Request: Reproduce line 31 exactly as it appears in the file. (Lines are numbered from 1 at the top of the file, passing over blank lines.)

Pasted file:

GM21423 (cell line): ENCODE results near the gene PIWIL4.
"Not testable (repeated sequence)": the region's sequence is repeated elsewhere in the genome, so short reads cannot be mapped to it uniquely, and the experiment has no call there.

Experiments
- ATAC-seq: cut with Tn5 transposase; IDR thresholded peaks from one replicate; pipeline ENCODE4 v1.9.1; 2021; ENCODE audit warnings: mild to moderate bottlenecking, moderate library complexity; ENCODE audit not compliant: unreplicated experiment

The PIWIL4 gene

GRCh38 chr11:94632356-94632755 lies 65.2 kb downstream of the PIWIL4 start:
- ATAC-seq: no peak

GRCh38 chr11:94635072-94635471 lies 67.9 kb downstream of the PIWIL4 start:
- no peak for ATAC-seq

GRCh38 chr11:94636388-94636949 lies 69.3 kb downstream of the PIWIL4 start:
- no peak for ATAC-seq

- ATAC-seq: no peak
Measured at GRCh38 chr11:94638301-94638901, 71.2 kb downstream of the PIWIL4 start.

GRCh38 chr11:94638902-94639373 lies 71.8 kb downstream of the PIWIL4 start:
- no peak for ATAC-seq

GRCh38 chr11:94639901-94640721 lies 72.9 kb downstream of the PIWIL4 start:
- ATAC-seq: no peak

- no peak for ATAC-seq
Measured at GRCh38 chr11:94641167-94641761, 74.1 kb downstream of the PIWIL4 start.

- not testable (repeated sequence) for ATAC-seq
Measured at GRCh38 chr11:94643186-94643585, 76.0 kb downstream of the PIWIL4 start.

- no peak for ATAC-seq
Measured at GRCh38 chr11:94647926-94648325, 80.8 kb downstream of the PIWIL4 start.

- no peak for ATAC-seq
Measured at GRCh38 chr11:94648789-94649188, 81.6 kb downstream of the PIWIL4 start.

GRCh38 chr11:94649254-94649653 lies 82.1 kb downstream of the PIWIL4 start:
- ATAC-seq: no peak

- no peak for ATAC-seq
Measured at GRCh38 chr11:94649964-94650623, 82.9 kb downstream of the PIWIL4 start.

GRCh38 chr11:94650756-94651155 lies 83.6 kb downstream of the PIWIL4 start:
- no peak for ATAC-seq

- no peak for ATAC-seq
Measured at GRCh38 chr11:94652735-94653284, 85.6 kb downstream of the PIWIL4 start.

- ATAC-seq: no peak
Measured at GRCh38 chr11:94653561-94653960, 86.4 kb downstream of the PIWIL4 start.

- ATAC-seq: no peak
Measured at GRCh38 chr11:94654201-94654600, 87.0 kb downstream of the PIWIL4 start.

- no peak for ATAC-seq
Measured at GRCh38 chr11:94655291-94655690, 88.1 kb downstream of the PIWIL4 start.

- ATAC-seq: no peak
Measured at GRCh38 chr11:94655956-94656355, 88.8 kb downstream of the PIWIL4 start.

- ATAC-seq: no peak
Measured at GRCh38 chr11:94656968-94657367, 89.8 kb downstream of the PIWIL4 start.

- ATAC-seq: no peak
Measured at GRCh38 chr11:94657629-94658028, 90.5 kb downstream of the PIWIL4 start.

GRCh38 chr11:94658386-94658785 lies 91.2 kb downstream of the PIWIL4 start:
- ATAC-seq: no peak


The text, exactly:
- no peak for ATAC-seq